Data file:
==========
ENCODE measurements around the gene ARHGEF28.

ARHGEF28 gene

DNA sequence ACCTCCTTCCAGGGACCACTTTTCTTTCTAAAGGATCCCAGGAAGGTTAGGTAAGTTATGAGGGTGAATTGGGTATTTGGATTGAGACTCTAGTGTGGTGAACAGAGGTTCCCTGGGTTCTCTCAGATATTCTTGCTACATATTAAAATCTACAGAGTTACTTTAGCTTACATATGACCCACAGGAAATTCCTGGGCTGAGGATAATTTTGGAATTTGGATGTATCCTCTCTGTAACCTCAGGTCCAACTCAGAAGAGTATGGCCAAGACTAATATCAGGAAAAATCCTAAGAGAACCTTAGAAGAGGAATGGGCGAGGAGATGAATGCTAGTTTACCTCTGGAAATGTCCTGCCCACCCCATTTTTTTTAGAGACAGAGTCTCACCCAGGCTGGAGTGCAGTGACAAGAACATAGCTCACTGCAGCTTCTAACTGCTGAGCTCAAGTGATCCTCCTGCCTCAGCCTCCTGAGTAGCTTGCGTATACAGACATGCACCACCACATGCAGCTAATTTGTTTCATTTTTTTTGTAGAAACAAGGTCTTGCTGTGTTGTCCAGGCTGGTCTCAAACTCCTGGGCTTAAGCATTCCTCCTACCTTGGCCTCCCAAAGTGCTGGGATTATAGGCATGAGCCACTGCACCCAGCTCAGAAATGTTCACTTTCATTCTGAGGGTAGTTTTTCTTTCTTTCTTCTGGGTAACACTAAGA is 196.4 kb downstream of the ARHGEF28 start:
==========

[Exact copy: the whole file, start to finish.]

ENCODE measurements around the gene ARHGEF28.

ARHGEF28 gene

DNA sequence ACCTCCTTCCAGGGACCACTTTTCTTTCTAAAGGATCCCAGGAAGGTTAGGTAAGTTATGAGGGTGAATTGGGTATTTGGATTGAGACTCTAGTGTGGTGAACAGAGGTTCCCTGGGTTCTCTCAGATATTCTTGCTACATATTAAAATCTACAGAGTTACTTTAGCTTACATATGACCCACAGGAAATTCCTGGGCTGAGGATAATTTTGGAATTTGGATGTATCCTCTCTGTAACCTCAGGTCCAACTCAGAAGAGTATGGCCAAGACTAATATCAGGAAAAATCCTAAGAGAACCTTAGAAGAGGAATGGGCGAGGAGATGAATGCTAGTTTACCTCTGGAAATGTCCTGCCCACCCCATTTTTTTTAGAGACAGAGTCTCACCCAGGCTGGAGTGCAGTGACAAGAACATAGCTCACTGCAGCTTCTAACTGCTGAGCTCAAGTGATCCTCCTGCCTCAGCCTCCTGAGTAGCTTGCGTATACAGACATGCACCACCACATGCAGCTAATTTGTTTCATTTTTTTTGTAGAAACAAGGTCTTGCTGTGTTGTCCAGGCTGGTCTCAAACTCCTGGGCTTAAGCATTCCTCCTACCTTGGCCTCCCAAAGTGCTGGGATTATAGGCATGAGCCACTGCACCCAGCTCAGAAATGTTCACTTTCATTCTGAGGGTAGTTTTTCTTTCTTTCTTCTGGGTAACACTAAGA is 196.4 kb downstream of the ARHGEF28 start: